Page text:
FTC Postpones Red Flags Rule After Lawmakers Seek Delay
At the request of several members of Congress, the Federal Trade Commission has agreed to postpone until the end of the year enforcement of the controversial new Red Flags Rule that had been scheduled to take effect today.
The rule implements a new federal law that the FTC had interpreted to require professionals including lawyers and physicians to comply with requirements that “creditors” and “financial institutions” take measures to protect consumers from identity theft. However, the FTC announced Friday that it would delay enforcement of the Red Flags Rule, reports the Blog of Legal Times.
The American Bar Association had previously won a federal court ruling that the Red Flags Rule should not be applied to attorneys, and physician groups including the American Medical Association sued the FTC on May 21 after it refused to apply the same reasoning to exclude doctors from enforcement.
“Congress needs to fix the unintended consequences of the legislation establishing the Red Flags Rule–and to fix this problem quickly. We appreciate the efforts of Congressmen Barney Frank and John Adler for getting a clarifying measure passed in the House, and hope action in the Senate will be swift,” said Jon Leibowitz, the chairman of the FTC, in a written statement provided to the legal publication. “As an agency we’re charged with enforcing the law, and endless extensions delay enforcement.”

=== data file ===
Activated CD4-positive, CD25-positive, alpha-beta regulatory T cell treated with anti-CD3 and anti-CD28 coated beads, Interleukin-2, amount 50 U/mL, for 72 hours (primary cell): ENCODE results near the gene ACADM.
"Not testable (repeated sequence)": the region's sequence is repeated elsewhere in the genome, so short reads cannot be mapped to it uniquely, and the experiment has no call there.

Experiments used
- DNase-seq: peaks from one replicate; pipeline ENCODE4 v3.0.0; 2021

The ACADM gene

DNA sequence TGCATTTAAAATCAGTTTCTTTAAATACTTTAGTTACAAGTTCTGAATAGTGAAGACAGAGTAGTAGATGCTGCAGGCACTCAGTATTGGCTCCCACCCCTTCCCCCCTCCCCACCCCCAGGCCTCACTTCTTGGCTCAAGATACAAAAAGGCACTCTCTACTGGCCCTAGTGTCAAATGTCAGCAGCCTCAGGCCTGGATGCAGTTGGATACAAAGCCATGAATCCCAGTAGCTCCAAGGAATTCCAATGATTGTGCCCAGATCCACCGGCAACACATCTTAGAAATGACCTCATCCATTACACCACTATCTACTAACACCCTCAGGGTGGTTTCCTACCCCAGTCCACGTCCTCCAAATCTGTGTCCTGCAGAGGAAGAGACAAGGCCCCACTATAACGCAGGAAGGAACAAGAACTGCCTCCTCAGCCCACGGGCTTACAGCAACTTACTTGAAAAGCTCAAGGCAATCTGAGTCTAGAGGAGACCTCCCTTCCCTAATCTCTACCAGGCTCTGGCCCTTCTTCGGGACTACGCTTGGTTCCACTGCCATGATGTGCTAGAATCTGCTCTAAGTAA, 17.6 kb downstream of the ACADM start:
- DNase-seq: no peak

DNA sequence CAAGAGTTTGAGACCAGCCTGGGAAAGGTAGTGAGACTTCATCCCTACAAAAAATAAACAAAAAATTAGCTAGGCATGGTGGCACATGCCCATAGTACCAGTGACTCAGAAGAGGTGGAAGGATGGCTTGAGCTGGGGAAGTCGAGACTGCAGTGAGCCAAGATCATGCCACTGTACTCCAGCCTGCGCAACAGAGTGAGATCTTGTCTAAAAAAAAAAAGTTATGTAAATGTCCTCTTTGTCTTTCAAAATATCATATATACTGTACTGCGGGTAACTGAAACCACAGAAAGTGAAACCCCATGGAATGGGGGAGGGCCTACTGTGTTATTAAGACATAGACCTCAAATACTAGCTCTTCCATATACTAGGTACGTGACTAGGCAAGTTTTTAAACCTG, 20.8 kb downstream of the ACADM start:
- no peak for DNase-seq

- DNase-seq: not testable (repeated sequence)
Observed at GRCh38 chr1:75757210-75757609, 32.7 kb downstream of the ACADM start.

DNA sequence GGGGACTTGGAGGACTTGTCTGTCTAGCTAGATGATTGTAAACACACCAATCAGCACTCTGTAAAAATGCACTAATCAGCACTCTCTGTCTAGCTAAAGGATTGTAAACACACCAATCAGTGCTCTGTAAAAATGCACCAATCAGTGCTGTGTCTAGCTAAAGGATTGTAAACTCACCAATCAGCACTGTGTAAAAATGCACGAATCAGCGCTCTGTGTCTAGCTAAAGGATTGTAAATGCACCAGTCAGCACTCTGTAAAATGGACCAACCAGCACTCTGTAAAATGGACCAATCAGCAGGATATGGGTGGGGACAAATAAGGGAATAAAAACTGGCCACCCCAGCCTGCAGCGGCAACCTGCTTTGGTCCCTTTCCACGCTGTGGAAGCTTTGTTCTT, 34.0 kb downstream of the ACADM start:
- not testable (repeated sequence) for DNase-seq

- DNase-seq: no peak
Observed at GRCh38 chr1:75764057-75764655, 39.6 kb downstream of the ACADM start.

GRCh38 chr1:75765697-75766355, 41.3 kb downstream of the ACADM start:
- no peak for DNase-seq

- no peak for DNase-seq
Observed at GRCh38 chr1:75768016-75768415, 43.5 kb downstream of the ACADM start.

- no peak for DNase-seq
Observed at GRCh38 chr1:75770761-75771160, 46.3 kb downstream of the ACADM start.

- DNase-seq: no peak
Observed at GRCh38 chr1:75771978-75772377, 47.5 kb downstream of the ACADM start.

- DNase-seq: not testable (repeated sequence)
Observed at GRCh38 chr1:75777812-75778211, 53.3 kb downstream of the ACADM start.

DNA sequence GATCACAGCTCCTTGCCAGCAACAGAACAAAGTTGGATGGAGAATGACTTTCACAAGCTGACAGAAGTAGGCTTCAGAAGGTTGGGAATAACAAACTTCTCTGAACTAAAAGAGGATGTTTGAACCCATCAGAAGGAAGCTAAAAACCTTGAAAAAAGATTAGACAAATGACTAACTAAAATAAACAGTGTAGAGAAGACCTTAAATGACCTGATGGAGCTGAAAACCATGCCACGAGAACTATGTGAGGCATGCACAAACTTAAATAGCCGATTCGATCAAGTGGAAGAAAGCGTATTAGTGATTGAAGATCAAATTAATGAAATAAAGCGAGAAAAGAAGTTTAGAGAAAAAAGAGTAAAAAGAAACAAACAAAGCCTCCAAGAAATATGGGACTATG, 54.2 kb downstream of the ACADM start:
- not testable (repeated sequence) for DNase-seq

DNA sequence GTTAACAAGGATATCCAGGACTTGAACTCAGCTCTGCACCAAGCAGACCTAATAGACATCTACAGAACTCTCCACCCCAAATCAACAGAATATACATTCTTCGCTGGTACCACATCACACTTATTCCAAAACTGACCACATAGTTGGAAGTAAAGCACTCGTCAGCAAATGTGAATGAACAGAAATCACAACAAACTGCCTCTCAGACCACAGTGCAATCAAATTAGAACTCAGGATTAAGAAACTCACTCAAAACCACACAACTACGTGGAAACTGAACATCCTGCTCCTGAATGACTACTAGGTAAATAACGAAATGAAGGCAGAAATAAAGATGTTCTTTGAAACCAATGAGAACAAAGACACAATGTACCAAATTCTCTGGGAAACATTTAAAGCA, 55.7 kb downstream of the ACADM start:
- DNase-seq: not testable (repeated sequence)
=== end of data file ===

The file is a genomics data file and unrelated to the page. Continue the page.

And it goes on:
The Red Flags Rule implements the Fair and Accurate Credit Transactions Act.
ABAJournal.com: “FTC to Appeal Judge’s Decision That ‘Red Flags’ Rule Doesn’t Apply to Lawyers”
ABAJournal.com: “AMA Takes Page from ABA Playbook, Sues FTC Over Red Flags Rule”